Hardcore video game enthusiasts and curious Annenberg students gathered in Annenberg Auditorium on Monday night to listen to experts discuss what it takes to succeed in the modern video game industry.
The conversation featured Chris Metzen of World of Warcraft and Starcraft II and Flint Dille of Diablo III and Transformers.
The evening began with a look back at Metzen and Dille’s early careers and how they first developed a passion for games. Though their paths to their current careers differed, Metzen and Dille agreed that it was Dungeons & Dragons, the fantasy role-playing game released in 1974 that provided the initial spark of interest that all artists thrive on.
“From fifth grade to around the time I jumped in at Blizzard, my friends and I had an ongoing D&D campaign,” Dille said. “It was the track of our youth.”
When pressed on what made the game so special, Metzen and Dille cited its open-ended nature.
“Rules are there to facilitate what you want to do, but everything resided in the realm of your imagination … it was the organic component of sitting at a table with your friends and making it up as you went along … that made it so special and unpredictable,” Metzen said.
Dille said the experience of playing the game became a phenomenon.
“Nobody ever made a game where it’s all in your imagination,” Dille said.
What began as simply having fun with friends ended up becoming an important source of inspiration in Metzen’s and Dille’s professional careers.
“That D&D spirit — that feeling that D&D gave us as younger gamers — was something that we’ve always been chasing, that we’ve always wanted to feel again,” Metzen said.
Dille agreed with Metzen’s sentiment.
“You spend your whole creative career chasing stuff that excited you as a kid … you have certain interests and they never go away,” Metzen said.
Dille and Metzen, however, were quick to point out that passion alone does not translate to career success, especially in today’s competitive gaming industry.
Developing specialized skills while in school could be key for students hoping to get into the gaming industry, Metzen said.
“These days, the industry moves so fast and the arc of technology goes up so fast and so high that we are looking for real specialized skill sets,” Metzen said.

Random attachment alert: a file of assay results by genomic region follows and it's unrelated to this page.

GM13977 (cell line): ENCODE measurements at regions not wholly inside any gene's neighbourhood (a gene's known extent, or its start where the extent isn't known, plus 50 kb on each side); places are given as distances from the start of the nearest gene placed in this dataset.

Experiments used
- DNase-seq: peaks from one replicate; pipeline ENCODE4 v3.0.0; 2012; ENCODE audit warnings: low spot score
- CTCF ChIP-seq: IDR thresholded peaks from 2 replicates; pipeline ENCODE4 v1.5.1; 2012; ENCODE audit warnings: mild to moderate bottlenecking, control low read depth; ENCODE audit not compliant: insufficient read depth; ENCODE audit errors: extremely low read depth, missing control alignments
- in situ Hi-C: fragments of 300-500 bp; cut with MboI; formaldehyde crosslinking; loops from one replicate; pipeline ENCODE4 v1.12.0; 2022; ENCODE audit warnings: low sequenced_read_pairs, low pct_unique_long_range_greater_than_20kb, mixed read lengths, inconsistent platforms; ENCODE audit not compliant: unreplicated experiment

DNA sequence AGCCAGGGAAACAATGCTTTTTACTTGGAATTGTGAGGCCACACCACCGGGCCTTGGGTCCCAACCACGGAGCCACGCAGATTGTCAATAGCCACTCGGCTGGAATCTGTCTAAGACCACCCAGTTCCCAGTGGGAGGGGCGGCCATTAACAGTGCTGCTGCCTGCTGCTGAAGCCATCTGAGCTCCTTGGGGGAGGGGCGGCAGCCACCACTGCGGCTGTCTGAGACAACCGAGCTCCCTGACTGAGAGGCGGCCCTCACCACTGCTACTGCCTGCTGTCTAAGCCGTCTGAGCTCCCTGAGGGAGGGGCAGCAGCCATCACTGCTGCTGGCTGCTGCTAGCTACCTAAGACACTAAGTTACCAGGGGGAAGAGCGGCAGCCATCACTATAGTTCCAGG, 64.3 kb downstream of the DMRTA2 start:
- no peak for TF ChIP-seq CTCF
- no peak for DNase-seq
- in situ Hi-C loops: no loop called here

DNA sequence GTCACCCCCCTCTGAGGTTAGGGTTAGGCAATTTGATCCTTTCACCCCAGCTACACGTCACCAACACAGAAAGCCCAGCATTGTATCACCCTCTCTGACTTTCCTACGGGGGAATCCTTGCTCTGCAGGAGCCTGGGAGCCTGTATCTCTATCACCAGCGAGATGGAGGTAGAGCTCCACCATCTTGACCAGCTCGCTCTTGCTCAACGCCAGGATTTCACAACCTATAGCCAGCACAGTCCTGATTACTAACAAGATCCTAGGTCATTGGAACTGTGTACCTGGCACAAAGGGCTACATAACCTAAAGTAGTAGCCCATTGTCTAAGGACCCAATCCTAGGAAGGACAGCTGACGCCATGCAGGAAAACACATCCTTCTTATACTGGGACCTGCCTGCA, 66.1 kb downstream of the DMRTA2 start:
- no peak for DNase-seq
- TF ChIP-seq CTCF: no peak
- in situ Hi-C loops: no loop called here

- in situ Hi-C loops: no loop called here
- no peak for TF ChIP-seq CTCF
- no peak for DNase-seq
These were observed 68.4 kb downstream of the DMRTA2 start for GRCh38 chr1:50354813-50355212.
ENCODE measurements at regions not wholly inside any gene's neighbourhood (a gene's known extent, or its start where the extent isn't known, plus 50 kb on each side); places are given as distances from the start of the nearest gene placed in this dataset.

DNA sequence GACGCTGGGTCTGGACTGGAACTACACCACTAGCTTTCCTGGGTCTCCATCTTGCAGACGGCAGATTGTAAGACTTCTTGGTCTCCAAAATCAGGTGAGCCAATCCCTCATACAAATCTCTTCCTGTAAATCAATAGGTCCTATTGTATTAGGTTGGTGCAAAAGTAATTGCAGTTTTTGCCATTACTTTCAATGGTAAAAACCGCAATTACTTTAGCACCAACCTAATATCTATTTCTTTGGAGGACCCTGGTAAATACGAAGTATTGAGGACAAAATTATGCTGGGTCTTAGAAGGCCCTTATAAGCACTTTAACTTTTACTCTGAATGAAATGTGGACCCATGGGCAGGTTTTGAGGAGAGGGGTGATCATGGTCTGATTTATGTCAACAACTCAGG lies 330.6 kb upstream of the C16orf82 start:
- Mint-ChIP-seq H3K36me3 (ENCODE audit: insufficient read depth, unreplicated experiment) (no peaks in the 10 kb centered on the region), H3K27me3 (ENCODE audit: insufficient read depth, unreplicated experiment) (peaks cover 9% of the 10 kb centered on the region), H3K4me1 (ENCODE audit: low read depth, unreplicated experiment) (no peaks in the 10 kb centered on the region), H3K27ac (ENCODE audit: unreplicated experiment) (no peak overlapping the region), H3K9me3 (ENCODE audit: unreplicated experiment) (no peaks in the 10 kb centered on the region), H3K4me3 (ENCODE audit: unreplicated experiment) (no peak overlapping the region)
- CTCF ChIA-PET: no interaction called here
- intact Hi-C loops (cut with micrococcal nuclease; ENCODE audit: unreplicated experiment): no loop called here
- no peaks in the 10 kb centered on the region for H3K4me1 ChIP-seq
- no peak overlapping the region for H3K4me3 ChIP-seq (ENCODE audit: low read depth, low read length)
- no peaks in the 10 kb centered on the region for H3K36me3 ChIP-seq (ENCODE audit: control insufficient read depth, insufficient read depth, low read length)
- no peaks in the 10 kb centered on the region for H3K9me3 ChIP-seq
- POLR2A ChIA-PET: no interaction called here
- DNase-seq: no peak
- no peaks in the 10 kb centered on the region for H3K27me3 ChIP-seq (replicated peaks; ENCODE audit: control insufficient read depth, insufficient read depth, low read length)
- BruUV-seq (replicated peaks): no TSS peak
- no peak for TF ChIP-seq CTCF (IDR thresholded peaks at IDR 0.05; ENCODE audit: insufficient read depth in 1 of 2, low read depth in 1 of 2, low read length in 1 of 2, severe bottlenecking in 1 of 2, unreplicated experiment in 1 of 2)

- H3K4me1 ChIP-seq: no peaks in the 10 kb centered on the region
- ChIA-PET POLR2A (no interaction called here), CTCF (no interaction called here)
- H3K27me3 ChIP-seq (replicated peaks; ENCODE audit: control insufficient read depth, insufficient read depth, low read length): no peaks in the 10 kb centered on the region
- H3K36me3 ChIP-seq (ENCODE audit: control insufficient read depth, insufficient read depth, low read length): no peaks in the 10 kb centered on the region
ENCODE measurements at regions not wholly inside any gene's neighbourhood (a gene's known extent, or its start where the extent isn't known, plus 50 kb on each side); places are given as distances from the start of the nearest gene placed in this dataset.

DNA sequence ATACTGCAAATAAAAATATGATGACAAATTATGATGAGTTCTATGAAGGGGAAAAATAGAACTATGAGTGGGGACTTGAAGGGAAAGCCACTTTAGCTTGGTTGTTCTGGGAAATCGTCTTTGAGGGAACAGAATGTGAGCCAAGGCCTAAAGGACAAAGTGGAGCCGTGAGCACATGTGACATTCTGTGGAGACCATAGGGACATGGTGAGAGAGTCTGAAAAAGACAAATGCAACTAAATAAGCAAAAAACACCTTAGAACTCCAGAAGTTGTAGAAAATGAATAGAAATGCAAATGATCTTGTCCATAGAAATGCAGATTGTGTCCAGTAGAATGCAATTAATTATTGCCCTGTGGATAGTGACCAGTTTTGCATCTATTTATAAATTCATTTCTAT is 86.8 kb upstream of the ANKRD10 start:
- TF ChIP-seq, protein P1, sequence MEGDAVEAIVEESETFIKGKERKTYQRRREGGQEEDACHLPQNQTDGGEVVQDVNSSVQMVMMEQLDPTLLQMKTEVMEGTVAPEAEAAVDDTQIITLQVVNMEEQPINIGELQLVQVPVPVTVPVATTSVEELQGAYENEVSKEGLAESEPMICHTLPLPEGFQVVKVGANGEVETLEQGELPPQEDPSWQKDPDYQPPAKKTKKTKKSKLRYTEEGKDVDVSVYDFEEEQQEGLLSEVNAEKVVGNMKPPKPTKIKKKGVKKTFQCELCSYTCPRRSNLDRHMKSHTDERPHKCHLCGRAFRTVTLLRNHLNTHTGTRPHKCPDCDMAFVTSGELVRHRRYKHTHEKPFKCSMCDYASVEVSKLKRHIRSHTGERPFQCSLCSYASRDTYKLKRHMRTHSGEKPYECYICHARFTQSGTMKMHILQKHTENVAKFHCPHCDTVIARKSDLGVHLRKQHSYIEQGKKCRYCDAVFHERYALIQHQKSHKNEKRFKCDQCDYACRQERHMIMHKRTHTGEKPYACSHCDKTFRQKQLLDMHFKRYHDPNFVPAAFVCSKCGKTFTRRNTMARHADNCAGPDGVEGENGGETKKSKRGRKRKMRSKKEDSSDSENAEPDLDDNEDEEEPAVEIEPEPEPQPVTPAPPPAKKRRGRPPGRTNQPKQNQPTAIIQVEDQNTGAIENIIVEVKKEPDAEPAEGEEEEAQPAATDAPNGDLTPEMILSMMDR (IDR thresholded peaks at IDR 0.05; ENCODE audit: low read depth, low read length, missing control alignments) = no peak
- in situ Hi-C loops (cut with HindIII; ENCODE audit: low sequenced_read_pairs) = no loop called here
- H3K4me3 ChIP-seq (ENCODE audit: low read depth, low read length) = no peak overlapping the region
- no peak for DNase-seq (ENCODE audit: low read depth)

In the long run, however, succeeding in the video game industry is no different from succeeding in any other field. It takes networking skills, hard work and a sense of identity.
“Managers are hiring people to join a team, a family. That sense of chemistry and who you are is important,” Metzen said. “Just be really clear on who you are. … Be specific about what geeks you up.”
As competitive and as high-octane as today’s industry is, newcomers actually have it easier, according to Dille.
“You guys have a huge advantage. In the old days, there were seven studios and they controlled all the cameras,” Dille said. “Now if your content’s good enough, you can make stuff with your iPhone. You can put it on YouTube and Machinima.”
Ali Timnak, a first-year graduate student studying game development and intelligent robotics, initially came to the event to listen to Metzen speak about his work on World of Warcraft. From the event, he took away career advice that he believes will be useful after he graduates.
“I learned how to present myself to managers and employers on my portfolio,” Timnak said.
When asked if he would recommend similar events in the future to his friends, Timnak did not hesitate.
“Yes, definitely,” Timnak said. “I just came here to take away anything useful I could get, and I learned a lot.”